Wednesday, February 10, 2021

Brecht's "To Those Born Later" as a plea against "presentism"

Bertolt Brecht's "To Those Born Later" begins with an exclamation (here in the Willett, Manheim, Fried translation): "Truly, I live in dark times!" – those of his Danish exile between 1934 and 1938. The poem's conclusion addresses "you who will emerge from the flood" and asks them, first, to consider that "we / Who wanted to prepare the ground for friendliness / Could not ourselves be friendly", and then to "think of us / With forbearance." Don't judge people, that is, if their political actions and goals are inconsistent. And more generally, this is a plea against "presentism": judge people only by the standards of their own time, not by later standards. (Andrew Shields, #111words, 10 February 2021)



The translation by John Willett, Ralph Manheim, and Erich Fried is available on various web pages, but most of them omit the last three stanzas. Presumably, someone left them out, and others copied the incomplete version. This is the complete translation. The German original, with a recording of Brecht reading it, is on Lyrikline.

To Those Born Later

Bertolt Brecht

trans. John Willett, Ralph Manheim, Erich Fried




Truly, I live in dark times!

The guileless word is folly. A smooth forehead

Suggests insensitivity. The man who laughs

Has simply not yet had

The terrible news.


What kind of times are they, when

A talk about trees is almost a crime

Because it implies silence about so many horrors?

That man there calmly crossing the street

Is already perhaps beyond the reach of his friends

Who are in need?


It is true I still earn my keep

But, believe me, that is only an accident. Nothing

I do gives me the right to eat my fill.

By chance I've been spared. (If my luck breaks, I am lost.)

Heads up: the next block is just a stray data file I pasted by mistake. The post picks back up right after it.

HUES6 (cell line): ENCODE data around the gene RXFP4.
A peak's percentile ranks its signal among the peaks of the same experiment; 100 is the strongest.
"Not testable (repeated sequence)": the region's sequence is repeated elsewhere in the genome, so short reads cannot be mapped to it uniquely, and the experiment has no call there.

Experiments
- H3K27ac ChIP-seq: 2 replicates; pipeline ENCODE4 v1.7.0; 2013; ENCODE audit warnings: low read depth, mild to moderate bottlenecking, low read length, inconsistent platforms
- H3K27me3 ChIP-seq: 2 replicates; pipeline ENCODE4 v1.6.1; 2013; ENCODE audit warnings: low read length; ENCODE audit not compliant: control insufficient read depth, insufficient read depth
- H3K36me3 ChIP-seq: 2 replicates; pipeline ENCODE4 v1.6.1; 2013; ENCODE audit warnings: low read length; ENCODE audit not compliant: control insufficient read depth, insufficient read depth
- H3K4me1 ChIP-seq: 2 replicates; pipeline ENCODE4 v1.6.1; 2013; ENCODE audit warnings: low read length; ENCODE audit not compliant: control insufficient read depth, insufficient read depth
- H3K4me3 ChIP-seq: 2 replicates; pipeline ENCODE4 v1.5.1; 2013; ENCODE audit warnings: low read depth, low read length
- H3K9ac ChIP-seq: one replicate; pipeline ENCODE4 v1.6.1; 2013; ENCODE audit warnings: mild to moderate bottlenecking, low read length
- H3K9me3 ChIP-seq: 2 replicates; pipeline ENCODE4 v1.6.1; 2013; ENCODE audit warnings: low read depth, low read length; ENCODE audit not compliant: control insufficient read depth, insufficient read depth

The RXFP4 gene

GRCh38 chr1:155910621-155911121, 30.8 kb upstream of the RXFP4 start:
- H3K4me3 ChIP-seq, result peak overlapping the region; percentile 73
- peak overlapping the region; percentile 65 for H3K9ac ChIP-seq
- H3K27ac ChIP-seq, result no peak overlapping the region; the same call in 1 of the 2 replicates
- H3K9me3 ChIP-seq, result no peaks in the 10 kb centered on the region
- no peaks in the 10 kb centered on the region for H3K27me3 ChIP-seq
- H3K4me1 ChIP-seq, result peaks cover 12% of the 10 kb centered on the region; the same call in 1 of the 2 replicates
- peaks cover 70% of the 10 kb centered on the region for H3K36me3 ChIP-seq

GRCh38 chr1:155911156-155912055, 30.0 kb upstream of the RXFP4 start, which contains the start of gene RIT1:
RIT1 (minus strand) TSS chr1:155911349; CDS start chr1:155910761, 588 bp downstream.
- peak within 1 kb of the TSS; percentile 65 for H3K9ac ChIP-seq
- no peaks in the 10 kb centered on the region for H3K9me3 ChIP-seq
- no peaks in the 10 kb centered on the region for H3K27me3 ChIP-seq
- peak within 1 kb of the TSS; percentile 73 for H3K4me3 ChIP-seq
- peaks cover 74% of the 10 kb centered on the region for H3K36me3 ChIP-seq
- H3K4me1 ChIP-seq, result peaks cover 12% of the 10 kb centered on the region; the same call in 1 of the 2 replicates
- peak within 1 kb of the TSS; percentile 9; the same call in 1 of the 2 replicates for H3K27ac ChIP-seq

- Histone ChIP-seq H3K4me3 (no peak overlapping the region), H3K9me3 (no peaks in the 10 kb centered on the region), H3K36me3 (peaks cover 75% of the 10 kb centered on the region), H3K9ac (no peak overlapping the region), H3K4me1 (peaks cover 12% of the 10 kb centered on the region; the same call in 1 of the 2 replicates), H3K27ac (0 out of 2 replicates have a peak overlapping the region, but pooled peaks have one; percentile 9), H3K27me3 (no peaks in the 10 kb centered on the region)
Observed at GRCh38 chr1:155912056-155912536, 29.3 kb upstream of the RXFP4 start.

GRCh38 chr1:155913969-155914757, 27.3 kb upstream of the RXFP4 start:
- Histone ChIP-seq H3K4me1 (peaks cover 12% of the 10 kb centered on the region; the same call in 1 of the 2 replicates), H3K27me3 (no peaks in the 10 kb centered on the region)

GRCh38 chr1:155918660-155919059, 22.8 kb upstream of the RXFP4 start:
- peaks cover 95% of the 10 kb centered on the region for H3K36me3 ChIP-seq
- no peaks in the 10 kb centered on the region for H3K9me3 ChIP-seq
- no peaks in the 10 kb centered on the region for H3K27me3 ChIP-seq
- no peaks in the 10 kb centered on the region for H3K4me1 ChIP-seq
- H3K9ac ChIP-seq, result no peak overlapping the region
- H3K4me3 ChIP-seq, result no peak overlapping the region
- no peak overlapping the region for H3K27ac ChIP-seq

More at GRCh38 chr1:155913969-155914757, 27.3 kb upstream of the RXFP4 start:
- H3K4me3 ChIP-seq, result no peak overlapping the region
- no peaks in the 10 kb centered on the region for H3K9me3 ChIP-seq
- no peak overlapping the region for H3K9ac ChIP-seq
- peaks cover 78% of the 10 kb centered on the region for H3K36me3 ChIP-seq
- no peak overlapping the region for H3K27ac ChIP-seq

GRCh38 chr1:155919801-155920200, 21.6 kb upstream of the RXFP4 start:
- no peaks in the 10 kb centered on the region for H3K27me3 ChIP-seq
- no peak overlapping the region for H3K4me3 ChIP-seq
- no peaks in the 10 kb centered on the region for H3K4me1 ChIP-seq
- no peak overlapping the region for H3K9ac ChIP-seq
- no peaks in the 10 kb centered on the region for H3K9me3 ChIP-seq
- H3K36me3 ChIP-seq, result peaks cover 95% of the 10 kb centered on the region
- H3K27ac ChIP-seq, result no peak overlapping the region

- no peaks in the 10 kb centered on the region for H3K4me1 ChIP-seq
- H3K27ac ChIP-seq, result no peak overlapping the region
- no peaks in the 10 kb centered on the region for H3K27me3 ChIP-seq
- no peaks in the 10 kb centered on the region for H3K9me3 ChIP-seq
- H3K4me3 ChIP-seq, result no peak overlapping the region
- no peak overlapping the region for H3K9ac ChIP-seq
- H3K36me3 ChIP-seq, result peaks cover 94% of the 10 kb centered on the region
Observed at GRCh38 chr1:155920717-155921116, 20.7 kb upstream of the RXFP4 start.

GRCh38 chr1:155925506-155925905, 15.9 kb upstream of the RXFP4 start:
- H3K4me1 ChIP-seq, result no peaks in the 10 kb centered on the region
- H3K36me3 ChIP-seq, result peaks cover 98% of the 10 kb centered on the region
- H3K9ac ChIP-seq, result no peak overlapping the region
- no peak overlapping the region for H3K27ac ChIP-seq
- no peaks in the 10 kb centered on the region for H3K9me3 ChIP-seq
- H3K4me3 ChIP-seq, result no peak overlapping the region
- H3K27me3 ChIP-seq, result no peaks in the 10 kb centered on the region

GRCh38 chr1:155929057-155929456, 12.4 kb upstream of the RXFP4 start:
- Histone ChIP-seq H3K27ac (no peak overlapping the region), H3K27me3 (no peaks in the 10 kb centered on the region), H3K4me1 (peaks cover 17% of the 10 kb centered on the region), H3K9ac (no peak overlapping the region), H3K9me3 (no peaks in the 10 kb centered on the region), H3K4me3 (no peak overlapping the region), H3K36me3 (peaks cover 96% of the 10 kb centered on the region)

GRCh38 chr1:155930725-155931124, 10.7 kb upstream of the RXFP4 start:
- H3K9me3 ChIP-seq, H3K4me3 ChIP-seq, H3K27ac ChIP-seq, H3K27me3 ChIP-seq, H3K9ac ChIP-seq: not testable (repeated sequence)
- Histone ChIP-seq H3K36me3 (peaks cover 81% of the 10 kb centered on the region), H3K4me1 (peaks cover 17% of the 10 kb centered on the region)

They say to me: Eat and drink! Be glad you have it!

But how can I eat and drink if I snatch what I eat

From the starving, and

My glass of water belongs to one dying of thirst?

And yet I eat and drink.


I would also like to be wise.

In the old books it says what wisdom is:

To shun the strife of the world and to live out

Your brief time without fear

Also to get along without violence

To return good for evil

Not to fulfill your desires but to forget them

Is accounted wise.

All this I cannot do:

Truly, I live in dark times.




I came to the cities in a time of disorder

When hunger reigned there.

I came among men in a time of revolt

And I rebelled with them.

So passed my time

Which had been given to me on earth.


My food I ate between battles

To sleep I lay down among murderers

Love I practised carelessly

And nature I looked at without patience.

So passed my time

Which had been given to me on earth.


All roads led into the mire in my time.

My tongue betrayed me to the butchers.

There was little I could do. But those in power

Sat safer without me: that was my hope.

So passed my time

Which had been given to me on earth.


Our forces were slight. Our goal

Lay far in the distance

It was clearly visible, though I myself

Was unlikely to reach it.

So passed my time

Which had been given to me on earth.




You who will emerge from the flood

In which we have gone under


When you speak of our failings

The dark time too

Which you have escaped.


For we went, changing countries oftener than our shoes

Through the wars of the classes, despairing

When there was injustice only and no rebellion.


And yet we know:

Hatred, even of meanness

Contorts the features.

Anger, even against injustice

Makes the voice hoarse. Oh, we

Who wanted to prepare the ground for friendliness

Could not ourselves be friendly.


But you, when the time comes at last

And man is a helper to man

Think of us

With forbearance.

No comments: